Before the meeting, the President visited the Federal Martial Arts Centre that has opened in Sochi. Sports Minister Vitaly Mutko told Mr Putin about the centre’s possibilities and availability of similar training centres for the Russian athletes throughout the nation. Later, Vladimir Putin visited several gyms, watched training sessions and spoke with athletes and coaches.
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President of Russia Vladimir Putin: Colleagues,
Today we will discuss our national Olympic team’s preparedness for the 2016 Summer Games in Rio de Janeiro. We did this before the last Olympics too. In this respect, I would like to say that 2015 is the third year in the Olympic cycle: the year when most qualifying rounds are held, when athletes are being selected for the upcoming Games. This period is largely indicativeand we can now preliminarily assess our athletes’ condition and the training process itself. There is still time to make the necessary adjustments.
I want to welcome the presidents of many Russian sports associations, head coaches of national teams for summer sports who are here at our meeting, so I hope our conversation will be substantive and concrete. Today, my colleagues and I toured the new Federal Martial Arts Centre and spoke with those who will represent Russia in Rio de Janeiro in these sports.
Overall, it should be noted that the conditions for the teams’ preparation are at a proper level. After the 2012 Olympics in London, 14 federal and regional training centres were built or rebuilt. Also, our national teams got 29 new sports facilities.
However – and we know this quite well – not all sports have their own professional and training facilities that fit specific sports. For example, we do not have any for the pentathlon or equestrian sports. Extra efforts are required to ensure high-quality training conditions for many other sports.
So, I suggest that the Sports Ministry gives this matter its utmost attention and consistently resolves all the problems that remain unsolved. This can and must be done within the framework of the Federal Targeted Programme for 2016–2020.
As for training plans, according to the Sports Ministry, they are being implemented in full and the national teams are getting everything they need: equipment, facilities, medical support and sports nutrition. Selections for the Olympics have not yet been completed; world championships have been held for 22 out of the 34 Olympic sports.
Our athletes have won 215 Olympic licenses and are third in the unofficial team count for Olympic events. By the end of 2015, global championships will be held for trampolining, weightlifting, handball and certain types of sailing.
In 2016, our athletes will compete for 181 individual and 31 team Olympic licenses. I will note here that the Olympic qualifying cycle has already shown our weak spots. These are nearly all types of team sports, track and field, road cycling, as well as swimming, shooting, rowing, triathlon, table tennis and badminton.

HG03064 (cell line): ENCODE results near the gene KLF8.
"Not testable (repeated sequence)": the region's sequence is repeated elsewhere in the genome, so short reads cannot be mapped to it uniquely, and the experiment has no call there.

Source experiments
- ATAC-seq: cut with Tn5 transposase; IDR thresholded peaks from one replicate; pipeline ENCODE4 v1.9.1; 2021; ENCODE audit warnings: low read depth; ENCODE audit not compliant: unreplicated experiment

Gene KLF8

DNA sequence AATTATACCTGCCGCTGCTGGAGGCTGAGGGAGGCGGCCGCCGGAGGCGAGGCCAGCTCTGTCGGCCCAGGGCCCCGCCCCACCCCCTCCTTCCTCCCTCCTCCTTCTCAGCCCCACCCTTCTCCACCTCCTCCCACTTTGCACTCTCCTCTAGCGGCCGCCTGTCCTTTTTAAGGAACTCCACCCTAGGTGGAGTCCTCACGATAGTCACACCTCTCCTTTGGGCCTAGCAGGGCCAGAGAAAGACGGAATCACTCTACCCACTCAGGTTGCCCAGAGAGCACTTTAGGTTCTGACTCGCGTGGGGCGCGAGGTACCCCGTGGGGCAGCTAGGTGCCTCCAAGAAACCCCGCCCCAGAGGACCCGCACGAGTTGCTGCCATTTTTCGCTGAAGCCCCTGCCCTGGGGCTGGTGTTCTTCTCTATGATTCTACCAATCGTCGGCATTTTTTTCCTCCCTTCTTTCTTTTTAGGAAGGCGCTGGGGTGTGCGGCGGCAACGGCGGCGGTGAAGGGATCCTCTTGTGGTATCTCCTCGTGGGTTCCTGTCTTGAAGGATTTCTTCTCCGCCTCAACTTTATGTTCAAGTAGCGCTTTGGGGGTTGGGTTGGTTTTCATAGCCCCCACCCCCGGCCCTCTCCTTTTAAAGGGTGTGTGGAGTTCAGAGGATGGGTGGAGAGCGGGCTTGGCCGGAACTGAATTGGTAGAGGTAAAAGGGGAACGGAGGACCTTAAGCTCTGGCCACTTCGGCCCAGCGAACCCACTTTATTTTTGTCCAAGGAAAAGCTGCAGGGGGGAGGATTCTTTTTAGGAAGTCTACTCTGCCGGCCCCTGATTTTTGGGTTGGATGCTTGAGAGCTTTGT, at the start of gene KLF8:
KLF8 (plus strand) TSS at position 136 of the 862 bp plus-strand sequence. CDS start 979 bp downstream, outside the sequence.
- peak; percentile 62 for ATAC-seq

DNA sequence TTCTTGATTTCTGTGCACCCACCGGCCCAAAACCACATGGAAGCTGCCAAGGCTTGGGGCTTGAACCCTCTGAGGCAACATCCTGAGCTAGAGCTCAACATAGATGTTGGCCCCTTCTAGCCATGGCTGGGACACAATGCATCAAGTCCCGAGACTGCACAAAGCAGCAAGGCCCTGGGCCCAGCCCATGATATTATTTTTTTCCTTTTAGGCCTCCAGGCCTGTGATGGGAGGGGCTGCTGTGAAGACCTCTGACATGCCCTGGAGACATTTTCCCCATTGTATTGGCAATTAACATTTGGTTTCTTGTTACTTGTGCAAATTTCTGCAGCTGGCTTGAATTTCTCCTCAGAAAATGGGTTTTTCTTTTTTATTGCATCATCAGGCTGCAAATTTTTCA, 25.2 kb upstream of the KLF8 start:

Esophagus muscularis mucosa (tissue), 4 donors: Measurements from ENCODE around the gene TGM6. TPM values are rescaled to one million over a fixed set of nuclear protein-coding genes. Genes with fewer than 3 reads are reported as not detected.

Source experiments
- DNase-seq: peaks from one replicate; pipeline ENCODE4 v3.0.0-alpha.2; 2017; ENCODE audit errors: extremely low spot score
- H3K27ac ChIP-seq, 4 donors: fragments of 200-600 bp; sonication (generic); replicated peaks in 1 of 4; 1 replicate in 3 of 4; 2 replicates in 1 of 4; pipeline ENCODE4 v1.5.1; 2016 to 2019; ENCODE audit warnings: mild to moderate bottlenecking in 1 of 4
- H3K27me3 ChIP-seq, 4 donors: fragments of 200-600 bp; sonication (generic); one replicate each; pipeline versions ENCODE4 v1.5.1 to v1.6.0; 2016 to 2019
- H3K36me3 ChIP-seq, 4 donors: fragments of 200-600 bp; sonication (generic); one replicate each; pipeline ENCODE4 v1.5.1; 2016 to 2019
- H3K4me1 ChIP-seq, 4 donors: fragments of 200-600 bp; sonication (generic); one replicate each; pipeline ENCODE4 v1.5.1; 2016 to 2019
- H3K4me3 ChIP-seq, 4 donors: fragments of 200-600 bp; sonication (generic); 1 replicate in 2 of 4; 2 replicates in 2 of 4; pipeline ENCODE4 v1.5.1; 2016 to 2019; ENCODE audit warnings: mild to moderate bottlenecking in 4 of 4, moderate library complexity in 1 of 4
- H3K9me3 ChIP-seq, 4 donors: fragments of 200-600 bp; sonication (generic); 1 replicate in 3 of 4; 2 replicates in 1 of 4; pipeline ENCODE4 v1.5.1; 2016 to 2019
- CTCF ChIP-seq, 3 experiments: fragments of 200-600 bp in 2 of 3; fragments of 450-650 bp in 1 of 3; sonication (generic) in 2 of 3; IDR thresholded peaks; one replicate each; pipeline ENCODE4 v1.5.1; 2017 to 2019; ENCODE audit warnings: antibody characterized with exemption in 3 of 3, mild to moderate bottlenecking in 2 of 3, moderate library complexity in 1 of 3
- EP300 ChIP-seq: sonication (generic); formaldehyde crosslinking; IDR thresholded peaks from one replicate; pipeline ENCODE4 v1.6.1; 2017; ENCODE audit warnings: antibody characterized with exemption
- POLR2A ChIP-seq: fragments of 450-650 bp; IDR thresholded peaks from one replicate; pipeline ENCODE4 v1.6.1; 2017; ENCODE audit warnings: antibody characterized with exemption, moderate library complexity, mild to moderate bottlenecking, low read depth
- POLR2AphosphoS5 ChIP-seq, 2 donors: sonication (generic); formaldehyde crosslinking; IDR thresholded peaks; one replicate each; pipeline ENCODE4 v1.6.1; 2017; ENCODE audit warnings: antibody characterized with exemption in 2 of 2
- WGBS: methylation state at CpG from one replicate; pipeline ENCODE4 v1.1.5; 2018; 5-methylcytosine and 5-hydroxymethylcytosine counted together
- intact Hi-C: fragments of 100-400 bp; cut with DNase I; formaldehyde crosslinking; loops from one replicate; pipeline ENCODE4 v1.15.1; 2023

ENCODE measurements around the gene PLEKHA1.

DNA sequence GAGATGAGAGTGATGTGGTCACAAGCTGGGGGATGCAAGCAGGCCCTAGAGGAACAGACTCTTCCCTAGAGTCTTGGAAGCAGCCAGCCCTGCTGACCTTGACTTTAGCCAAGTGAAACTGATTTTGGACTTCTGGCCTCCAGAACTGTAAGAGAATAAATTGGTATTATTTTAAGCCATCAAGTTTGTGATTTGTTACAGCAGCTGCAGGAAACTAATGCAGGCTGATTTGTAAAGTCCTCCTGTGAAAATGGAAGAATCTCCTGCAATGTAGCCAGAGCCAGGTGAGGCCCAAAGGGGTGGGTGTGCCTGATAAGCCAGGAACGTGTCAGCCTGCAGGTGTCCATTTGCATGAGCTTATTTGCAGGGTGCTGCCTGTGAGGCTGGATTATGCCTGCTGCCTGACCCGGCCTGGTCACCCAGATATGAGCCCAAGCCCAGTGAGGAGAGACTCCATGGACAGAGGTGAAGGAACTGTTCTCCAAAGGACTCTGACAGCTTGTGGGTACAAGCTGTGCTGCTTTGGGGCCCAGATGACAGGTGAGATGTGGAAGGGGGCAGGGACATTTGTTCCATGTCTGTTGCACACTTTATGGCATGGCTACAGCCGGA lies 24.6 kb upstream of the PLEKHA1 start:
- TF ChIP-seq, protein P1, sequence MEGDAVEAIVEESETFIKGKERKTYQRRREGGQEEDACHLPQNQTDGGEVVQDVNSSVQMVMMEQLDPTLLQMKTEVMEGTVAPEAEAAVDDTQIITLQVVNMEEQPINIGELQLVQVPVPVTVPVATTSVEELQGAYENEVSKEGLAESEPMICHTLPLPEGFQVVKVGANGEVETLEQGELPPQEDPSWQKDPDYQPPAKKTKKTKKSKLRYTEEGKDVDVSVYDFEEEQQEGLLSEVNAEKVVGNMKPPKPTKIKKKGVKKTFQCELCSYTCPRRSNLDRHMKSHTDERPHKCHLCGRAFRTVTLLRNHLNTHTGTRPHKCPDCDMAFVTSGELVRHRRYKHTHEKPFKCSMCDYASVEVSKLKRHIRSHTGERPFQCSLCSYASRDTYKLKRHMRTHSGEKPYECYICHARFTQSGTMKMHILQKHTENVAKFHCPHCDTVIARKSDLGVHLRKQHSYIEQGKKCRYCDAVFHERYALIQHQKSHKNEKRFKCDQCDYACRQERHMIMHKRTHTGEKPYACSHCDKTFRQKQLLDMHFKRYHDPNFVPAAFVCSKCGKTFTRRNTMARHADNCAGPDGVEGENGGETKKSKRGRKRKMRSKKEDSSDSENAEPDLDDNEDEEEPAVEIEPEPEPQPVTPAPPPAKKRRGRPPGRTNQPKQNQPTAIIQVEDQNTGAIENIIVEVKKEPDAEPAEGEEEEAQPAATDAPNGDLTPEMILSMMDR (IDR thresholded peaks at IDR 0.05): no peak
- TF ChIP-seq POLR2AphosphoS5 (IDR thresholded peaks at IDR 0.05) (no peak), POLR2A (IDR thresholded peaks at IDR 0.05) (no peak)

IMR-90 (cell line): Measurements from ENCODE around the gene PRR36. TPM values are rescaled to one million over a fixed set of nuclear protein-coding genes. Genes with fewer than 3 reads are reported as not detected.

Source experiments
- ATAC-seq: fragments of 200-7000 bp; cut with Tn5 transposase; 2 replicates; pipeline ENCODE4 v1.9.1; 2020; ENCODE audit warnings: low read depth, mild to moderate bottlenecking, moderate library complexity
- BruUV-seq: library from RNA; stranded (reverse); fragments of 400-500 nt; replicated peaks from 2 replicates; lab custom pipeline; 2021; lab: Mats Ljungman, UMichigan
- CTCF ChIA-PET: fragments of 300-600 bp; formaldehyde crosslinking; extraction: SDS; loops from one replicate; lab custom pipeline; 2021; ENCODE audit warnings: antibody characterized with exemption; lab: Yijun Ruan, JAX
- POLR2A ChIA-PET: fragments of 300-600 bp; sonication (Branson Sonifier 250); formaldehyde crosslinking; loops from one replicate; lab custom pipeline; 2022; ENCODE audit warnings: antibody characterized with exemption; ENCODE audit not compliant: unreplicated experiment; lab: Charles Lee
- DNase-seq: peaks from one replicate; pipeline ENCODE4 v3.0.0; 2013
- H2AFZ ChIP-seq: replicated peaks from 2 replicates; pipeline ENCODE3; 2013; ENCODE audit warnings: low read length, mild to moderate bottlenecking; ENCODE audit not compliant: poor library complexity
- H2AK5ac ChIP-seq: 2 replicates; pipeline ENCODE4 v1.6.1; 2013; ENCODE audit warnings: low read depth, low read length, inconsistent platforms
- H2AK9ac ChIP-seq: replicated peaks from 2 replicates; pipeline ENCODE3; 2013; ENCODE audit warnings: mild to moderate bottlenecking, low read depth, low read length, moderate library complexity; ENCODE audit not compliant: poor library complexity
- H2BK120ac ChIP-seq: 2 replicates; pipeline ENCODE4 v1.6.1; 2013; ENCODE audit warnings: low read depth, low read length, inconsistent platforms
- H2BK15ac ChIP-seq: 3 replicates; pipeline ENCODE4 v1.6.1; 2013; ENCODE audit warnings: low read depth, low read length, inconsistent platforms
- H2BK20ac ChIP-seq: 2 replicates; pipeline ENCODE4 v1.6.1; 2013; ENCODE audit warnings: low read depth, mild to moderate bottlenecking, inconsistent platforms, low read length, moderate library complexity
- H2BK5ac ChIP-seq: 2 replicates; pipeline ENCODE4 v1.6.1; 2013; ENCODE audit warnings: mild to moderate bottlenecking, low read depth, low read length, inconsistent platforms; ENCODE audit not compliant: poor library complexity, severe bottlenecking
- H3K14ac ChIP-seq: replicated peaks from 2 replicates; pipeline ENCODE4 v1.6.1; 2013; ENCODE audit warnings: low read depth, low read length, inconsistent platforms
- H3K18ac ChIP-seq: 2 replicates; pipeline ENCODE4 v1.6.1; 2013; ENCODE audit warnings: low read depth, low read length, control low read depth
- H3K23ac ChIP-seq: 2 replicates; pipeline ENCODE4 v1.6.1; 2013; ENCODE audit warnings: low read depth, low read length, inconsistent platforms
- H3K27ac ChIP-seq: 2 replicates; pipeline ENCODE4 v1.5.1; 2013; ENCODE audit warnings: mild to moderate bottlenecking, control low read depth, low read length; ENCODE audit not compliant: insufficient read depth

I ask our colleagues to tell us today about what has been done to change this situation, as well as how things stand overall with getting our summer sports athletes ready, including in terms of medical and biological as well as anti-doping support. Unfortunately, the fight against doping in sport remains relevant and requires thorough attention. I expect that we will discuss this today as well.
As for recent events involving our track and field federation, I want the Sports Minister and all our colleagues involved in sports in one way or another to give this careful attention.
Moreover, it is imperative to carry out our own internal investigation and ensure – I want to stress this – the most open and professional collaboration with international anti-doping agencies. We in Russia must do everything to eliminate this problem.
Indeed, I agree that this is not only Russia’s problem; but if our foreign colleagues have questions, these questions should be addressed, and it should be done through open – I repeat – professional, honest work with our colleagues. If needed, we can move on to organisational measures, but overall, we need to protect our athletes against the use of illegal drugs. First and foremost, this is necessary for our athletes’ health. And, of course, the competition should be fair. Sports events and competitions are attractive only when they are fair.
At the same time, it is clear that if we come to the conclusion that someone must be held responsible for something that violates the existing anti-doping rules, this responsibility must be personal. This is a common rule: responsibility must always be personal. And it’s absolutely certain that athletes who are far from doping, who have never touched drugs and do not do this, should not have to answer for those who break the rules. So I am asking you to take action along these lines and work in this direction with your colleagues from international organisations.
As for the Games in Rio de Janeiro, I am asking the Sports Ministry and the National Olympic Committee to focus on training the Russian national team athletes, to hold a joint meeting so as to clearly identify the measures and our specific action plans that will allow us to make the most of the time remaining until the Olympic Games. But naturally, we will be able to see just how well this work was carried out based on the results in Rio de Janeiro.
In conclusion, I would like to once again stress that training athletes for the main competitions and main matches is not an easy thing. These are long years of hard professional work. And responsibility for the results does not lie with the athletes alone. Here, it is important to have close cooperation and joint, precise actions by coaches, experts from our sports federations, the National Olympic Committee, the Sports Ministry and the regions. And I ask you all to take an active part in this joint work.
Thank you for your attention.